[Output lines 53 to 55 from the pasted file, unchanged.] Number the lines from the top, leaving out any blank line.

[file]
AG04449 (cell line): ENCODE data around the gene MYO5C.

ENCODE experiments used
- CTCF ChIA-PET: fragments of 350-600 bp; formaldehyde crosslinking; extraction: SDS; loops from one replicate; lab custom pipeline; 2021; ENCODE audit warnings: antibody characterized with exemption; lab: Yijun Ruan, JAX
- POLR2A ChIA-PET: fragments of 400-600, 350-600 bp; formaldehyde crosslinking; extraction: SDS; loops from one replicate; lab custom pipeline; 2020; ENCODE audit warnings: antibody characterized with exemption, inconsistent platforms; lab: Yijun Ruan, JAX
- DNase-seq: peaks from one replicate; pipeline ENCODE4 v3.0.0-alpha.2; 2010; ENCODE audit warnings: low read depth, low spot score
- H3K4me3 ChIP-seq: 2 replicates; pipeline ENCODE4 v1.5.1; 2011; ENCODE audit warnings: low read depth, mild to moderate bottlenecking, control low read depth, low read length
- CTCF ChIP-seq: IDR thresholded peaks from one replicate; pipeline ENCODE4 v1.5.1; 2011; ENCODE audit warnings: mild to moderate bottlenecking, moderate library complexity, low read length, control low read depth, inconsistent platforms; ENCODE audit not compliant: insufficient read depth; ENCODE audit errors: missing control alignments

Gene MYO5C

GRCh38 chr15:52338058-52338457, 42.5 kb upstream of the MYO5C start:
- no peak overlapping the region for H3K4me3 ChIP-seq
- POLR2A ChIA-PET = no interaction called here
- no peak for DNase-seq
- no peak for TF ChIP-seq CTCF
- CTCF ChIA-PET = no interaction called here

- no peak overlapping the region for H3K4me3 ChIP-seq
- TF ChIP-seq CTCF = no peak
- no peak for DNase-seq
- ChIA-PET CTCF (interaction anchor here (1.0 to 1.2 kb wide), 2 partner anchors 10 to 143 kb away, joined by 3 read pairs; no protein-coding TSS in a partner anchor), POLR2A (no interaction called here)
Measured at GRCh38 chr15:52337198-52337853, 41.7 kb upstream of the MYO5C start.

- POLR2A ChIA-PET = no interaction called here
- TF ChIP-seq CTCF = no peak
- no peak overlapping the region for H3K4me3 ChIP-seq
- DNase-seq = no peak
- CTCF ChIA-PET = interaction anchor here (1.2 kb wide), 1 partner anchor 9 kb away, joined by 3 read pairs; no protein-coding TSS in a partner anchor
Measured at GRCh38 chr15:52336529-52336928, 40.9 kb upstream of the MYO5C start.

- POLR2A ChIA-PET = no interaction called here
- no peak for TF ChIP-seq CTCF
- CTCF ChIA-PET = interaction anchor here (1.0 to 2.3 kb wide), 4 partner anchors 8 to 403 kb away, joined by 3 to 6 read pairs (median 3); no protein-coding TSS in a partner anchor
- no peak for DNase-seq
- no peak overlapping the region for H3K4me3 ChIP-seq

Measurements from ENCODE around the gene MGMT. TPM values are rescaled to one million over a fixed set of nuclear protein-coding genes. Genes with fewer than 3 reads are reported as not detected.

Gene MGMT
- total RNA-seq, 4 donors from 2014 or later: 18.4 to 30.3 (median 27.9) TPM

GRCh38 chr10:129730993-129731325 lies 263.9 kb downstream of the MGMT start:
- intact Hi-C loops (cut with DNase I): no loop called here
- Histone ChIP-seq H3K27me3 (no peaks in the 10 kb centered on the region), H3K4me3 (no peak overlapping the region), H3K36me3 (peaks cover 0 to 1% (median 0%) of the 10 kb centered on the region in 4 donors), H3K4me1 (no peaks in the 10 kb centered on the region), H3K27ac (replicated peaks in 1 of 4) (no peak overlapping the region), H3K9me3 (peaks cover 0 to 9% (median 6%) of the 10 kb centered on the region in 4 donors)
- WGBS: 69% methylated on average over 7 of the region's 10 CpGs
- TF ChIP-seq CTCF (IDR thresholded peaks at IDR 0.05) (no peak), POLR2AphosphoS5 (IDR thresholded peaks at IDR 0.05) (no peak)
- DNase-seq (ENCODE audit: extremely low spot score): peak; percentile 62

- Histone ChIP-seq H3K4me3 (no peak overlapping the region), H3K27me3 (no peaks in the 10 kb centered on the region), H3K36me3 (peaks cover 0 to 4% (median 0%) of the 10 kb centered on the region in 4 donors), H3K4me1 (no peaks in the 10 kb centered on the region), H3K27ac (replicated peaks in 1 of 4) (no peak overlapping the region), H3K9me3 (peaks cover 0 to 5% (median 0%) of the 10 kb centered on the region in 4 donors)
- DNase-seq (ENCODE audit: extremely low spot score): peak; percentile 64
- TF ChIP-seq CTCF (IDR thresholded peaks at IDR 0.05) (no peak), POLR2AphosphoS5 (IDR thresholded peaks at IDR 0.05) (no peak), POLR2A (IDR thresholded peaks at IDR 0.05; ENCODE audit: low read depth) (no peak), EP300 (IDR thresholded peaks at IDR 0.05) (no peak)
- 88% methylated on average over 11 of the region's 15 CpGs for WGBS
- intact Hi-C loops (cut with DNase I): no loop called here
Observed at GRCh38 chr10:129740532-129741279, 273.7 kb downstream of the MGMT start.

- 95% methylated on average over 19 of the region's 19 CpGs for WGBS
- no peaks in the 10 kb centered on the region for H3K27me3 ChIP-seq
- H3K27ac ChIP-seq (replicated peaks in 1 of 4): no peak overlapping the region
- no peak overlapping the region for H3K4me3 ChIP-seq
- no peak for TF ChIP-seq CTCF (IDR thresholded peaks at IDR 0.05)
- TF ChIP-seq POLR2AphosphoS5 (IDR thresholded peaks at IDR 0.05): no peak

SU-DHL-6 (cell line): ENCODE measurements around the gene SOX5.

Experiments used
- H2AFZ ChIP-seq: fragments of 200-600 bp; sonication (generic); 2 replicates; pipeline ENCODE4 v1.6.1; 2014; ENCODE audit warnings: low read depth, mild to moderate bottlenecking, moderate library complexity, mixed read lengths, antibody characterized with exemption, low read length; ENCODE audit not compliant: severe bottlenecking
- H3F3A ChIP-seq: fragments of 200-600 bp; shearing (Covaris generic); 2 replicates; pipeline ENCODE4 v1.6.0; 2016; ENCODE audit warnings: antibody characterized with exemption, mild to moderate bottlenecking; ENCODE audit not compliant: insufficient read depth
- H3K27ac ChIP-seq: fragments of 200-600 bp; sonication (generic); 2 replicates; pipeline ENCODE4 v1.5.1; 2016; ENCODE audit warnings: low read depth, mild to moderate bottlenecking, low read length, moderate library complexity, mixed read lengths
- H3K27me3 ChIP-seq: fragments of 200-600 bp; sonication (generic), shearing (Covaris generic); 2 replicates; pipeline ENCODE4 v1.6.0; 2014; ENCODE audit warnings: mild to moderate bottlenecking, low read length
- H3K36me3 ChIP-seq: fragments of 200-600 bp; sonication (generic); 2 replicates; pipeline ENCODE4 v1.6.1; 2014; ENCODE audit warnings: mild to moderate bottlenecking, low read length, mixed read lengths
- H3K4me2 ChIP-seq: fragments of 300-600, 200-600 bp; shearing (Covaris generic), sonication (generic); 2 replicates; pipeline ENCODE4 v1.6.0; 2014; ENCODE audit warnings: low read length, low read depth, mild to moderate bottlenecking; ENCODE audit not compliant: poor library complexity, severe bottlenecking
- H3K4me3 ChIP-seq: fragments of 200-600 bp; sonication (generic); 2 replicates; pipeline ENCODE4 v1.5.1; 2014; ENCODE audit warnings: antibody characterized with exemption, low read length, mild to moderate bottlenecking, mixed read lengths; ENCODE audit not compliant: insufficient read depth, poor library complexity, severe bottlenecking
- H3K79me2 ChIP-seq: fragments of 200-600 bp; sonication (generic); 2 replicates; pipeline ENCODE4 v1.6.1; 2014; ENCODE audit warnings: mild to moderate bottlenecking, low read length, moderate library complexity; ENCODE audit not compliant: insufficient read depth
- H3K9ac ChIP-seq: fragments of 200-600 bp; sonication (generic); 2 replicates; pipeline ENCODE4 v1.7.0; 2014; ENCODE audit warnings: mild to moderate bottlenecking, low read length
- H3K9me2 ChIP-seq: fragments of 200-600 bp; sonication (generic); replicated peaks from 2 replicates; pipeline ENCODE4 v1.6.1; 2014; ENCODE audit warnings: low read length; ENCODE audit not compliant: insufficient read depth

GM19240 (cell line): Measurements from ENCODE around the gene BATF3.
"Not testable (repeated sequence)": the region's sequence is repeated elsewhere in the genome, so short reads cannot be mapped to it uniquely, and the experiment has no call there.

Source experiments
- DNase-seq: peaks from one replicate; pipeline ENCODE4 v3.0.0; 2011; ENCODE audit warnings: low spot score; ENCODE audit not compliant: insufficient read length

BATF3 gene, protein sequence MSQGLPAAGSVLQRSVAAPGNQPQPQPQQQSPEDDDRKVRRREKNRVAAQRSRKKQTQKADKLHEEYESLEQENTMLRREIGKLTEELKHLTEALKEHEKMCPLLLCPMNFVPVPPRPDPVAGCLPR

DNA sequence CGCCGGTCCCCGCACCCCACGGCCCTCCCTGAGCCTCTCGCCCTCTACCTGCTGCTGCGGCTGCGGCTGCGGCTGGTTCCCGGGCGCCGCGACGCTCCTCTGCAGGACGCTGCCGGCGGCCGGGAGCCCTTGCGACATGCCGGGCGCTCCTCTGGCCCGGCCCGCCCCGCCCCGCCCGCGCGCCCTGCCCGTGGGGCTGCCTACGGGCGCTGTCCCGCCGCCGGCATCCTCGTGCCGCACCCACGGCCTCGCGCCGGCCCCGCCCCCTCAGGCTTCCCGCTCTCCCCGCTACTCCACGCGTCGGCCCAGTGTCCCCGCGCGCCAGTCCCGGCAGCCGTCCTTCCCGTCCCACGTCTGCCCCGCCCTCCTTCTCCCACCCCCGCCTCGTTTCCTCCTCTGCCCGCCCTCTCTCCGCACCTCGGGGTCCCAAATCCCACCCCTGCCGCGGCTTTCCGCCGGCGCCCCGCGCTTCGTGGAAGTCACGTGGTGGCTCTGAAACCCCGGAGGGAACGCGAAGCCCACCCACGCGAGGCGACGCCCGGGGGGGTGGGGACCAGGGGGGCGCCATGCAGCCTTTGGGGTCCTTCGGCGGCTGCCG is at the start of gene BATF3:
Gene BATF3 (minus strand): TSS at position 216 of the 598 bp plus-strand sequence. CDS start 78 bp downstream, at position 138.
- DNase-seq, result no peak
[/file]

Experiments used
- H2AFZ ChIP-seq: fragments of 200-600 bp; sonication (generic); 2 replicates; pipeline ENCODE4 v1.6.1; 2014; ENCODE audit warnings: low read depth, mild to moderate bottlenecking, moderate library complexity, mixed read lengths, antibody characterized with exemption, low read length; ENCODE audit not compliant: severe bottlenecking
- H3F3A ChIP-seq: fragments of 200-600 bp; shearing (Covaris generic); 2 replicates; pipeline ENCODE4 v1.6.0; 2016; ENCODE audit warnings: antibody characterized with exemption, mild to moderate bottlenecking; ENCODE audit not compliant: insufficient read depth